It really isn’t politically correct to break down Julissa Tago’s style of play on the basketball court in such a manner, but she’s heard it all before.
If anything, she’s only living up to the style of play her father had hoped she would emulate when the 17-year-old standout first took to the basketball court many years ago.
From her aggressive drives to the basket, physicality in the paint and wide array of offensive moves, there’s one comparison the friendly South Medford High junior just cannot shake.
“A lot of people tell me I play like a guy,” says the 5-foot-9, 160-pound guard/forward. “Growing up I never really watched girls basketball, I watched the guys, so when people comment like that I laugh it off and say thank you. I take it as a compliment.”
However you want to describe it, Tago’s style of play is definitely unlike most of her peers — and that isn’t by accident.
“It kinda sounds weird but when I was younger my dad told me not to play like a girl,” she says. “I said, ‘OK, I am a girl though,’ but I think I knew what he meant. I worked on my shot for hours, and basketball was just one of the things I did all the time. My family and my coach Tom (Cole) and my best friend Courtney (Setzer), they’ve just pushed me every day to be the best I could be.”
Blessed with good size at an early age, a tenacious work ethic and ample athleticism, Tago definitely continues to make the most of her attributes. A key component to a Panthers team seeking its fourth straight appearance in the Class 6A state championship game, she is averaging 17.9 points, 5.2 rebounds, 4.3 assists and 1.9 steals per game.
Tago is coming off a 30-point performance Tuesday against North Medford in which she was 14-for-20 from the field for top-ranked South Medford (17-4, 10-0 Southwest Conference).
“She just got into such a strong rhythm early and the great part of how unselfish of a team we have is they looked to her while she had a rhythm,” said Panthers head coach Tom Cole. “They continued to feed that, and then that also opened things up for others.”
Standing out for South Medford definitely isn’t an easy thing to do, mostly because there are so many options to utilize. The Panthers have had six different leading scorers in their 21 games, and are averaging an amazing program-best 20 assists per contest.
“It’s different than a lot of the other teams we’ve had in that we’ve always had some really good scorers,” said Cole, “but this year the scoring has been so balanced that even those who aren’t leading us in scoring are putting up consistent numbers so they are always relevant.”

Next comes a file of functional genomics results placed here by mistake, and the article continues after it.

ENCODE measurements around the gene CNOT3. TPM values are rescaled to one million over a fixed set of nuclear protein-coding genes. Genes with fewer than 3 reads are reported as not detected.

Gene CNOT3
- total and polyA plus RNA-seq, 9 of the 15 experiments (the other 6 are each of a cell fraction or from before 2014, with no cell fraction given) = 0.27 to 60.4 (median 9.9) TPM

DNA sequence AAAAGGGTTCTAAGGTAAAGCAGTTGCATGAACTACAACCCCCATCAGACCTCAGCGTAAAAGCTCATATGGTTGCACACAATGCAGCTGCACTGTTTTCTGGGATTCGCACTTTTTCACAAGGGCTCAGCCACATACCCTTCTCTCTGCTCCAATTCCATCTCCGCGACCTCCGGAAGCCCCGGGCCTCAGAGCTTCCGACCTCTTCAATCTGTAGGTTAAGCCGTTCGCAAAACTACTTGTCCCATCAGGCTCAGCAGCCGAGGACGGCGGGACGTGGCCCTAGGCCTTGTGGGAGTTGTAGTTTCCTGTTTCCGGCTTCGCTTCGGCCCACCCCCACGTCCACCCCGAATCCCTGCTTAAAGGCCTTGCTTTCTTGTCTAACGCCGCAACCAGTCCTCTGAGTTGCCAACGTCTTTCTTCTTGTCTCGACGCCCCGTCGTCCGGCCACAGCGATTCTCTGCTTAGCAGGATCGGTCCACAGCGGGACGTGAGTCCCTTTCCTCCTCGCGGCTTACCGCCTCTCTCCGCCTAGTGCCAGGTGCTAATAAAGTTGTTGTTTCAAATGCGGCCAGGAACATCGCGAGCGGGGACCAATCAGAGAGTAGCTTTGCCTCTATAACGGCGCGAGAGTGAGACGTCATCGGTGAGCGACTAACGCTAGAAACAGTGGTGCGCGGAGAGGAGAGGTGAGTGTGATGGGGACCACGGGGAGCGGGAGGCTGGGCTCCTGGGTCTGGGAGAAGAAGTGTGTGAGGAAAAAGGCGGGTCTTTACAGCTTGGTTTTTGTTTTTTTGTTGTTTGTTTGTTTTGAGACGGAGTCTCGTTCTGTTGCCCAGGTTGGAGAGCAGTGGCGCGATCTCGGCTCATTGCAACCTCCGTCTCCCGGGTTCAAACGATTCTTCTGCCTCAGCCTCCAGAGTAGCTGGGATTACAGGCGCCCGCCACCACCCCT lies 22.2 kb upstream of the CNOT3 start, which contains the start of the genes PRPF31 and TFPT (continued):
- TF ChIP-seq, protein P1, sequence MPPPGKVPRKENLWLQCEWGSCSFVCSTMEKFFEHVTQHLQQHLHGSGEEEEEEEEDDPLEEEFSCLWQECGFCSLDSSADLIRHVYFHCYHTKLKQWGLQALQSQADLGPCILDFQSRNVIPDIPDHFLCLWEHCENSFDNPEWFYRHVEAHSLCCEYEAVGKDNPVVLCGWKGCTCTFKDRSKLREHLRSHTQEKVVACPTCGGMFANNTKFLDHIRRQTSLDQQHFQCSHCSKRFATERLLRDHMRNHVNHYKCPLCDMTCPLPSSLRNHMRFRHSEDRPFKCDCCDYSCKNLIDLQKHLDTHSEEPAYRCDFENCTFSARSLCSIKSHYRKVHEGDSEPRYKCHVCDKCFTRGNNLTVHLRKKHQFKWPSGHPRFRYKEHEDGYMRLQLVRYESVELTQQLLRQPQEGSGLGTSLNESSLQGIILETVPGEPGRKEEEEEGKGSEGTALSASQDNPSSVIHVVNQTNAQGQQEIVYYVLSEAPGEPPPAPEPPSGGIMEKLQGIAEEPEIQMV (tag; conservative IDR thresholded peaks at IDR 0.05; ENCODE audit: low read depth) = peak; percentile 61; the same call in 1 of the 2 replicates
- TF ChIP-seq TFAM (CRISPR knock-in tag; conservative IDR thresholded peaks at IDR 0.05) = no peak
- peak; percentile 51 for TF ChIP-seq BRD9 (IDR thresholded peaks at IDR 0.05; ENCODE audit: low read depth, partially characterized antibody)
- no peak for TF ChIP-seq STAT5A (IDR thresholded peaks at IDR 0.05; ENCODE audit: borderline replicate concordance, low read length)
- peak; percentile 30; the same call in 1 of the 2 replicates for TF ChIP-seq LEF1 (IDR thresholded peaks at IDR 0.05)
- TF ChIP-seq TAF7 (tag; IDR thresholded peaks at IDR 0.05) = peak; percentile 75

Keyari Sleezer is averaging 15.8 points, 5.2 rebounds, 3.9 assists and 2.2 steals, while fellow senior Andee Ritter has sacrificed the most for her team in a comeback from an ACL injury with 10 points on limited shot attempts and nearly seven assists per game.
Junior post Jasmin Falls (12.3 points, 10 rebounds) and sophomore Lauren Orndoff (11.3 points) round out a starting unit that continues to gel. Sophomore Hannah Washington has also been a key figure with 5.7 points and a host of rebounds to help Falls in the post.
“This is probably the best team basketball-wise I’ve been a part of in all my three years being here at South,” says Tago, who has twice finished as a state runner-up. “It’s just awesome being on a team like this. Just the way everyone has invested in each other and plays with a team-first mentality makes it the best. Everyone really looks out for each other.”
When it comes to Tago, however, it definitely doesn’t take much to free her up for good looks at the basket.
“Juli’s a very diverse scorer,” says Cole. “She obviously has some range and can stretch the floor, but she’s strong enough that she can attack the bucket well and finish. We’ve got some kids who have always been good scorers but she’s one of those kids that’s a rarity in that she’s truly able to create her own shot in a variety of ways. I think that’s what helps distinguish her from others.”
Tago has also always had a flair for playing with a little flash, much like her favorite player and role model LeBron James. She has toned it down in recent years in pursuit of making the right, easy play … but the flair is still there from time to time.
“I like playing flashy, I like that a lot,” she admits. “I think it brings more fun to the game because we can’t, as girls, really dunk or fly through the air like the guys but we can still make it exciting. I did that more in my AAU years but it’s kinda fun once in a while to do it when we’re winning by a lot.”
As someone who has had an impact for the Panthers since stepping into the lineup as a freshman, Tago still considers her best basketball is ahead of her. She’s constantly working on all areas of her game, realizing there’s room to grow in every aspect. Her biggest growth since coming to South, she says, is in the mental part of the game and better understanding game situations.
“The mental part of the game is honestly the hardest,” says Tago, whose older sister Luisa was an unsung hero in the post when South earned its first state title in 2012. “Everyone can run and shoot and do things like that, but when it’s two minutes left in the fourth quarter, it’s all mental.”
Again, that’s another area where Tago, who holds a 3.5 grade-point average, continues to shine.
“The thing about Juli is you get what you see,” says Cole. “She’s a kid who has a positive attitude and she’s very humble for as talented as she is. She’s just a great kid with a great work ethic who only continues to improve.”
Reach reporter Kris Henry at 541-776-4488, email@example.com, www.facebook.com/krishenryMT or www.twitter.com/Kris_Henry